Presbycusis: Symptoms, Causes, Treatment

Overview

Presbycusis is the loss of hearing caused by the natural aging of the auditory system. It is the most common hearing problem in older people. Presbycusis often occurs in both ears, though not necessarily at the same time. Generally, people over age 50 are likely to lose some hearing each year. Because the loss of hearing is so gradual, people with presbycusis may not realize that their hearing is diminishing. Patients often think that speech is loud enough, but not clear. It is estimated that one in three people in the United States between the ages of 65 and 74 have age-related hearing loss, and about half of those older than 75 have difficulty hearing.

Causes

There are many factors contributing to presbycusis.

Presbycusis is most often caused by age-related degeneration of the inner ear or auditory nerve, especially the loss of nerve hair cells in the cochlea, the organ that senses sound. It is related to repeated daily exposure to noise. Once these hair cells are damaged, they do not grow back and the ability to hear is diminished.

Some health conditions, such as high blood pressure or diabetes, can also contribute to presbycusis.

Use of medications that are toxic to the sensory cells in the ears, such as some chemotherapy drugs, is often regarded as a risk factor.

Symptoms

The main signs and symptoms of presbycusis are as follows:

  • Hearing loss
  • Inability to understand conversations
  • Difficulty hearing higher frequencies
  • Difficulty hearing in noisy situation
  • Difficulty distinguishing certain letters and pronunciations
  • Higher-pitched sounds of speech
  • Tinnitus

Diagnosis

Hearing problems can be serious. When you notice the related symptoms, it is necessary to seek advice from a doctor. To diagnose presbycusis, the doctor will first conduct a complete physical examination and medical history to figure out some common causes of hearing loss. Besides, a hearing test, called audiometry, is done in a sound-treated room to determine the extent of hearing loss. Other procedures, including blood tests, X-rays, CT scans and MRI, may be also ordered to rule out other possible causes of hearing problems.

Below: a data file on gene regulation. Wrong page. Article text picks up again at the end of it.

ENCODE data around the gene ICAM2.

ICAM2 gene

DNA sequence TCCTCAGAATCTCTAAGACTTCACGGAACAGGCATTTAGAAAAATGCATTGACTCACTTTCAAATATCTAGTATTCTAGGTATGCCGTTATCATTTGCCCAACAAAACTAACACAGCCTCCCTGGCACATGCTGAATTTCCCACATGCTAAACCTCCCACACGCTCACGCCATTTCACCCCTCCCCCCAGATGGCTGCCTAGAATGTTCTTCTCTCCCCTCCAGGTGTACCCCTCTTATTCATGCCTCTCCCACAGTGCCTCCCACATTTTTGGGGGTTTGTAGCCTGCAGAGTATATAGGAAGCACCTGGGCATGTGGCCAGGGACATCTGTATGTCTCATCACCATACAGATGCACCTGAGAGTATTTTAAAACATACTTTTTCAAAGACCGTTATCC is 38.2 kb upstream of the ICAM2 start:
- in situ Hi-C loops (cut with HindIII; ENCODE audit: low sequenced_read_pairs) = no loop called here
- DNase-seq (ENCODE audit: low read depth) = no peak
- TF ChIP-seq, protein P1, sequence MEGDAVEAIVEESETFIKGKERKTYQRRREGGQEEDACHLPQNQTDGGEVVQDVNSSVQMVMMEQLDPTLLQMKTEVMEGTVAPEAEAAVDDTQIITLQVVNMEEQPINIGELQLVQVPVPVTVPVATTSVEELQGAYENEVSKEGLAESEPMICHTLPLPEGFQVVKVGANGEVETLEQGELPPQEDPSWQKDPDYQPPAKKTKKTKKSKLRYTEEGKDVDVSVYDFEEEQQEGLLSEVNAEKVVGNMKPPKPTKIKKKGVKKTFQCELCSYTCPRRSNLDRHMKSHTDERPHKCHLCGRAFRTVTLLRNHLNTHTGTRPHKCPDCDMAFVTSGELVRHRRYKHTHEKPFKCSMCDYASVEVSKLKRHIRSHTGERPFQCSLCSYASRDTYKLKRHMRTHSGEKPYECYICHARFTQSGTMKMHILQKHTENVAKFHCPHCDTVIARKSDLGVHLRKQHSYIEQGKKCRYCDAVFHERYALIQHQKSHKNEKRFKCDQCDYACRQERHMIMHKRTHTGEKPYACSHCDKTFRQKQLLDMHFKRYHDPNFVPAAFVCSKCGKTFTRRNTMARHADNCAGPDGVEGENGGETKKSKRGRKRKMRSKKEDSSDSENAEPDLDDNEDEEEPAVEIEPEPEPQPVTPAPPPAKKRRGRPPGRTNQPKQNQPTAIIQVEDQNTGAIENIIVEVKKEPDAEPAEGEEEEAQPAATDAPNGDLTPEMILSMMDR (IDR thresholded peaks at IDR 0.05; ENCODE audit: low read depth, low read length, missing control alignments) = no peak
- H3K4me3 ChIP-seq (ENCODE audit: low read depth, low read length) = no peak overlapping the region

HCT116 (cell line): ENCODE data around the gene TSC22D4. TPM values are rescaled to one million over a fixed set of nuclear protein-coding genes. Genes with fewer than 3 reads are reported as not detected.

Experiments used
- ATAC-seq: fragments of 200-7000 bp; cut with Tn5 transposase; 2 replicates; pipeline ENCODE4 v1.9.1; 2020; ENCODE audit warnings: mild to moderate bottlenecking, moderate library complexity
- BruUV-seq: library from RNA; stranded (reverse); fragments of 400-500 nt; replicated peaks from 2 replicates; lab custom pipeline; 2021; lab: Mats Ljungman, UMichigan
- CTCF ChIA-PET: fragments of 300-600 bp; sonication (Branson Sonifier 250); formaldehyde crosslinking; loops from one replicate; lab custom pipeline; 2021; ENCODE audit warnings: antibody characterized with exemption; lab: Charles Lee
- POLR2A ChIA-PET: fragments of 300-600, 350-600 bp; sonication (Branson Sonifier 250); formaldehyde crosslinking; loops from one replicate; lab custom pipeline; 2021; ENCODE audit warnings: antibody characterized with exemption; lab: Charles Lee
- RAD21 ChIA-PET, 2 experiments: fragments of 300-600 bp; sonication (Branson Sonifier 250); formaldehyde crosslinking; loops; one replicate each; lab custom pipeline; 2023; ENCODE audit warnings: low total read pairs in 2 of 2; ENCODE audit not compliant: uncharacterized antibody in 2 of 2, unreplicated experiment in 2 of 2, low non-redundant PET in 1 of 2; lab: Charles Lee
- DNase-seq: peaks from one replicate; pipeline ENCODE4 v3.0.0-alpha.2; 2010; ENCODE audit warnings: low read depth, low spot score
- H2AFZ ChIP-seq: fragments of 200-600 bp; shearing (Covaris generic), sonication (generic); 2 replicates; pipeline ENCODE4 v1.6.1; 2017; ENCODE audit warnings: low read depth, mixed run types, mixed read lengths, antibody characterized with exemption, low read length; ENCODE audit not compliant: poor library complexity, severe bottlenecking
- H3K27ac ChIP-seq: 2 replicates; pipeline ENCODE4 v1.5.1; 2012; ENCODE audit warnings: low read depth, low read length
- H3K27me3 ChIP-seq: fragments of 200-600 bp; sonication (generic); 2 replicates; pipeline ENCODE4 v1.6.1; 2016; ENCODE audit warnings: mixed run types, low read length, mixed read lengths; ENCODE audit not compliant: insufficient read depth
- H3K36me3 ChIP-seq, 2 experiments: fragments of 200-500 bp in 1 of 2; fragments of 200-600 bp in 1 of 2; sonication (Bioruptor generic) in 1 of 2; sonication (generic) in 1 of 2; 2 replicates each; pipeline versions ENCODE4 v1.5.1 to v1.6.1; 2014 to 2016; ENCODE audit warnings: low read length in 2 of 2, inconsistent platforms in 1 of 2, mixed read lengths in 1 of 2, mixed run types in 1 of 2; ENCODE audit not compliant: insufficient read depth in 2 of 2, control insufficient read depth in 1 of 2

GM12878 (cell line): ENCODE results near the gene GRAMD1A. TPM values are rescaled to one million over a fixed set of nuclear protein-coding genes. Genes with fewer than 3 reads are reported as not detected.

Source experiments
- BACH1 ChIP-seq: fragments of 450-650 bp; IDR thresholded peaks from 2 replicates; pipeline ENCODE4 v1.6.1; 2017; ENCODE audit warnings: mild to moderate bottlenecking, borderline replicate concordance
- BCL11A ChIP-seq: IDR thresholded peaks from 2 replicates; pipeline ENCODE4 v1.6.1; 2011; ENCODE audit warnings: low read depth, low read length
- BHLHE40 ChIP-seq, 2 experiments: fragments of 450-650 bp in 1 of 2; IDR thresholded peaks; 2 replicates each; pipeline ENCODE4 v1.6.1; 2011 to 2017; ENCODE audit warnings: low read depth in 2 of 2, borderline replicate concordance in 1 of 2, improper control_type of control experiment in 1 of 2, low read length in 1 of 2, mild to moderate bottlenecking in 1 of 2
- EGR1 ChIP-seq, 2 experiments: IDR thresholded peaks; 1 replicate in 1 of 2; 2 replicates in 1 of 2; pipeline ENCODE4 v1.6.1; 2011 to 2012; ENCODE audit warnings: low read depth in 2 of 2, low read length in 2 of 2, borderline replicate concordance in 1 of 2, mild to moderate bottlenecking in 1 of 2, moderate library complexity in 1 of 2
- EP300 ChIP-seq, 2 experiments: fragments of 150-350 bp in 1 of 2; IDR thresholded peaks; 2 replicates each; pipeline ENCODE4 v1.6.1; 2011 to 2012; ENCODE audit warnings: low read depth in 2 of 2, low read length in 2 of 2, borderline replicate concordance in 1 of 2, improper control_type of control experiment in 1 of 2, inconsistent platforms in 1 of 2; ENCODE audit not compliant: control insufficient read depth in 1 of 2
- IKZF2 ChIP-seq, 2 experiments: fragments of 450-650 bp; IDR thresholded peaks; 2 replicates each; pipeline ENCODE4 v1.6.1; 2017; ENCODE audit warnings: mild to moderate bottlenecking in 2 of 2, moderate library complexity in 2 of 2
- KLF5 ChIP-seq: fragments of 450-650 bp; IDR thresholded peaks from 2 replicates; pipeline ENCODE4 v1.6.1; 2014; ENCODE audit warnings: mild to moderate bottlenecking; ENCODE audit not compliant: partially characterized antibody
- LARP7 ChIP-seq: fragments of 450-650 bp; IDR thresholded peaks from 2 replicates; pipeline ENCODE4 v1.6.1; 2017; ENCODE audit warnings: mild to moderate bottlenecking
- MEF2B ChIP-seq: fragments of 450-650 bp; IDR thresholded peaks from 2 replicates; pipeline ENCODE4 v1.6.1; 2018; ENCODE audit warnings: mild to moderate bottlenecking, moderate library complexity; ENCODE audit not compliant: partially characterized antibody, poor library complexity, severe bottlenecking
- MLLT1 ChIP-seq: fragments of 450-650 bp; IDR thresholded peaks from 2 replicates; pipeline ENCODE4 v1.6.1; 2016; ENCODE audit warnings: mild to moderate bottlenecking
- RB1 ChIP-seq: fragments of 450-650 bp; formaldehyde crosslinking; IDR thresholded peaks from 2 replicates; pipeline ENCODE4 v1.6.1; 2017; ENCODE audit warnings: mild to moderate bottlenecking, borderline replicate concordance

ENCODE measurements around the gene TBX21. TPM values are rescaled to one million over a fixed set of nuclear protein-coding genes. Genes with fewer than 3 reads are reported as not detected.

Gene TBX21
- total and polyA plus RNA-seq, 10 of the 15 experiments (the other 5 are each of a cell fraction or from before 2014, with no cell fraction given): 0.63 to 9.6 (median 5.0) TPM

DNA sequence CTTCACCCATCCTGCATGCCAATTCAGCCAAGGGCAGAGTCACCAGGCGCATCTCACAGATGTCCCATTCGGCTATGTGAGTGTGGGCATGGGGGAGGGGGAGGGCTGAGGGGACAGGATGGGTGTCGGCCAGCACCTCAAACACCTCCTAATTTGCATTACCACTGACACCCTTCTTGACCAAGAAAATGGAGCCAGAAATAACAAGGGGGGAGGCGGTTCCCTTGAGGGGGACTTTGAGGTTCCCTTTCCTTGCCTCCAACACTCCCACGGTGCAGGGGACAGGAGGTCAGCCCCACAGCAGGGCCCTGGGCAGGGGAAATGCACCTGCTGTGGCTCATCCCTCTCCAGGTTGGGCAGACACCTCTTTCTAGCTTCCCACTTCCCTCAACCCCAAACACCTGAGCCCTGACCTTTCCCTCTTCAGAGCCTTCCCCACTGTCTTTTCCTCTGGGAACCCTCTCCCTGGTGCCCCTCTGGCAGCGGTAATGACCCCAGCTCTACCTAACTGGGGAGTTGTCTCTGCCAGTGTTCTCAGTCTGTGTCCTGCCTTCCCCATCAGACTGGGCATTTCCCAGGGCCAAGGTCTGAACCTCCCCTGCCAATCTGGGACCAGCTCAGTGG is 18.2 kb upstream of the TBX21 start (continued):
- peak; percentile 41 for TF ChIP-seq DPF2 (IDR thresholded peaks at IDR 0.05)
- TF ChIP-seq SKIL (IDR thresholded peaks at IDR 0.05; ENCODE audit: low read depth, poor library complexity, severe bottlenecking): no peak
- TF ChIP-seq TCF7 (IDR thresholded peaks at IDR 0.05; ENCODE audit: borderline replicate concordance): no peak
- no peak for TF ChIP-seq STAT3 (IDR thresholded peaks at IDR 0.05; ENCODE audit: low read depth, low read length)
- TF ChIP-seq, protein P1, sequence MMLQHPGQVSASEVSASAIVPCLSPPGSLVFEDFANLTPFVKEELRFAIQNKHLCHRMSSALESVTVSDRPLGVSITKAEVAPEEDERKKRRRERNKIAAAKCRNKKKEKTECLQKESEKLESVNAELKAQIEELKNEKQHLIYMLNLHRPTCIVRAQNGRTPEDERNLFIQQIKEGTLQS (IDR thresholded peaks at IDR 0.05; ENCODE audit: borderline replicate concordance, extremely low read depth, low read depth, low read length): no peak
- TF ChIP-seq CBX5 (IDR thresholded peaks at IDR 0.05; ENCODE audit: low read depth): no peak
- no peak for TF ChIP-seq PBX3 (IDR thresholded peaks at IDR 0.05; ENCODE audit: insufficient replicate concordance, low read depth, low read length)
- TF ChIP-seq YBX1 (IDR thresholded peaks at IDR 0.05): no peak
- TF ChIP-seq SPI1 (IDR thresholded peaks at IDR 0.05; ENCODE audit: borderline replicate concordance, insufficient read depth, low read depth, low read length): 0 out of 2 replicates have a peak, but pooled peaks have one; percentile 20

Treatment

The common way to treat presbycusis is a hearing aid. There is a wide range of hearing aids and hearable technologies that can help patients manage hearing loss better.

Lip reading is another option that helps people with hearing problems to follow conversational speech. People will pay close attention to others when they talk by watching the speaker’s mouth and body movements.

Training in speech-reading can also help to understand better what is being said in conversations.

Cochlear implants are small electronic devices surgically implanted in the inner ear. This method can provide a sense of sound to people who are profoundly deaf or difficult in hearing. If your condition is severe, the doctor may recommend a cochlear implant in one or both ears.

Bone anchored hearing systems are designed to use the body’s natural ability to transfer sound through bone conduction. The sound processor picks up sound, converts it into vibrations, and then relays the vibrations through the skull bone to the inner ear.


Keywords: Presbycusis

* The Content is not intended to be a substitute for professional medical advice, diagnosis, or treatment. Always seek the advice of your physician or other qualified health provider with any questions you may have regarding a medical condition.